Grooming?  What kind of brush do you use?  The soft hair brushes don't seem as if they would do the trick and the wire brushes look scary.

Duke has a four foot long cage where his litter box, food, and water are kept.  It is a wire cage with a solid bottom.  The door to his cage is left open and his cage is surrounded by a kid's play yard.  It is a temporary solution and we are working on expanding his space.  He can enter his cage when he wants and he also has some room to hop too.  In the past few days he has started hopping on top of his cage to have a look around.  So far, he hasn't made a move to hop *out* of his cage.  But it is a concern I have.  We are in the process of moving, so the house is absolutely not bunny proofed (hence, the play yard).  Tonight when he was hopping down from the top of his cage it seemed as if he got a foot caught in the wire top of his cage.  That seems as if it would be a bad thing.  Should I look at making the top a solid surface for him?  Is he likely to try and jump out?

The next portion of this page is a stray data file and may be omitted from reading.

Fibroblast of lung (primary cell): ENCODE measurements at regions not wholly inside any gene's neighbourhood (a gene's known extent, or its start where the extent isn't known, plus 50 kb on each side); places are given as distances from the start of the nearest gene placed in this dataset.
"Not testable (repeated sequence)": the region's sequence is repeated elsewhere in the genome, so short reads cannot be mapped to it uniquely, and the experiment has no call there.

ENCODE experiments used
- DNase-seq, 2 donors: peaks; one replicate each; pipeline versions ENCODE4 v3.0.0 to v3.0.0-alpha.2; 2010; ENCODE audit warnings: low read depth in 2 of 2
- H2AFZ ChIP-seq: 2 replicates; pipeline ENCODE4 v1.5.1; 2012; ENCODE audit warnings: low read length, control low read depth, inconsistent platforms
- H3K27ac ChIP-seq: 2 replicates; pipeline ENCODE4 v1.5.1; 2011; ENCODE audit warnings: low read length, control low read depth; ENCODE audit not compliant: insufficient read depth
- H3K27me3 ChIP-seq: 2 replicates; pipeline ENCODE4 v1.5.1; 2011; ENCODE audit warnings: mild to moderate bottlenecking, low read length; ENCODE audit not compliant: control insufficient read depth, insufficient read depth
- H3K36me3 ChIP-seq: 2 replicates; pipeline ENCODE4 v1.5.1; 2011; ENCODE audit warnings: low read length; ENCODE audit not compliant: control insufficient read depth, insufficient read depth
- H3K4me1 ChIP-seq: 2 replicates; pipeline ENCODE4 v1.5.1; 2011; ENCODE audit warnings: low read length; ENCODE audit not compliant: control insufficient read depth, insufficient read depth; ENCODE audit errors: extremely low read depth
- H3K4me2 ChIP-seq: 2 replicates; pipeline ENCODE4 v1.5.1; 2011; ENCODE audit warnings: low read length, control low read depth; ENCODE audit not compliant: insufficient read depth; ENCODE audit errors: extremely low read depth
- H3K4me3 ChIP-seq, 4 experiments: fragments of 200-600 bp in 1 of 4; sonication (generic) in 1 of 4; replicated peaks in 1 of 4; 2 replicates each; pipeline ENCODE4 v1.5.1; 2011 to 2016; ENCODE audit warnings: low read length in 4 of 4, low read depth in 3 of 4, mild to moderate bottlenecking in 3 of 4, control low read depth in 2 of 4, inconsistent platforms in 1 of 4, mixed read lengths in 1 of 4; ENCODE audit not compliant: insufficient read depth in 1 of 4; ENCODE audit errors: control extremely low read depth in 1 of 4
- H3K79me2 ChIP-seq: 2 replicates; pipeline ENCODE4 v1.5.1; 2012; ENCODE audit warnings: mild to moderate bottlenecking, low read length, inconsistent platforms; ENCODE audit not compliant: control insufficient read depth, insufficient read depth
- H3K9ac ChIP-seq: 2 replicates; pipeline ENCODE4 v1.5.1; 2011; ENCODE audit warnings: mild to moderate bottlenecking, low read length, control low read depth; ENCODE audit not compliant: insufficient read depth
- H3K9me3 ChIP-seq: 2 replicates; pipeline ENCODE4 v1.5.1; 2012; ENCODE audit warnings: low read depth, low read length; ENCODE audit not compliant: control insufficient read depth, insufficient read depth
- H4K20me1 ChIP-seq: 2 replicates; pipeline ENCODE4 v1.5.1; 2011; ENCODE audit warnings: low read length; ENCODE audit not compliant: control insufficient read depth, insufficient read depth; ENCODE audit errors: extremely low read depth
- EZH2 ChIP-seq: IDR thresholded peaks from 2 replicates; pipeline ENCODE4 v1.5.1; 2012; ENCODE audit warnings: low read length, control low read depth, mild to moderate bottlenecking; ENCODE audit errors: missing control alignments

Duke likes to sit in his litter box (regardless of whether or not the cage door is left open).  Do bunnies like to feel surrounded by something?  If so, what do you recommend to fill that need? I'm fine with him sitting in his litter box, if there is a bunny-need not being met, I'd like to fix it.

Finally, how do you pick up your bunnies?  I was picking Duke up  around the middle, scooping him up, and then holding him close to me and he seems fine with that.  But the vet & co. did this thing where they slid their fingers underneath him and held his feet while they lifted him up.  It seemed pretty nifty, but I can't figure out how they did it and Duke hops away when I try it (but he's fine with the way I was picking him up).  The vet said Flemish Giants can easily suffer back trauma because of their size (weight and length), so I'd like to get the pick up correct now.